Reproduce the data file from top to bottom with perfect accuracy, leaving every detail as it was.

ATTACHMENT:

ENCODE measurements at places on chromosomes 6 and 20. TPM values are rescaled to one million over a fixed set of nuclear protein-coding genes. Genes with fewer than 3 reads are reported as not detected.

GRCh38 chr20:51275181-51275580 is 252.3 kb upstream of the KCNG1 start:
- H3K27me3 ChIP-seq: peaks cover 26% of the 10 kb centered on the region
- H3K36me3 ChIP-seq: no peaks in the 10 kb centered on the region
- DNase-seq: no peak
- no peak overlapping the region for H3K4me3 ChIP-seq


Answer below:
ENCODE measurements at places on chromosomes 6 and 20. TPM values are rescaled to one million over a fixed set of nuclear protein-coding genes. Genes with fewer than 3 reads are reported as not detected.

GRCh38 chr20:51275181-51275580 is 252.3 kb upstream of the KCNG1 start:
- H3K27me3 ChIP-seq: peaks cover 26% of the 10 kb centered on the region
- H3K36me3 ChIP-seq: no peaks in the 10 kb centered on the region
- DNase-seq: no peak
- no peak overlapping the region for H3K4me3 ChIP-seq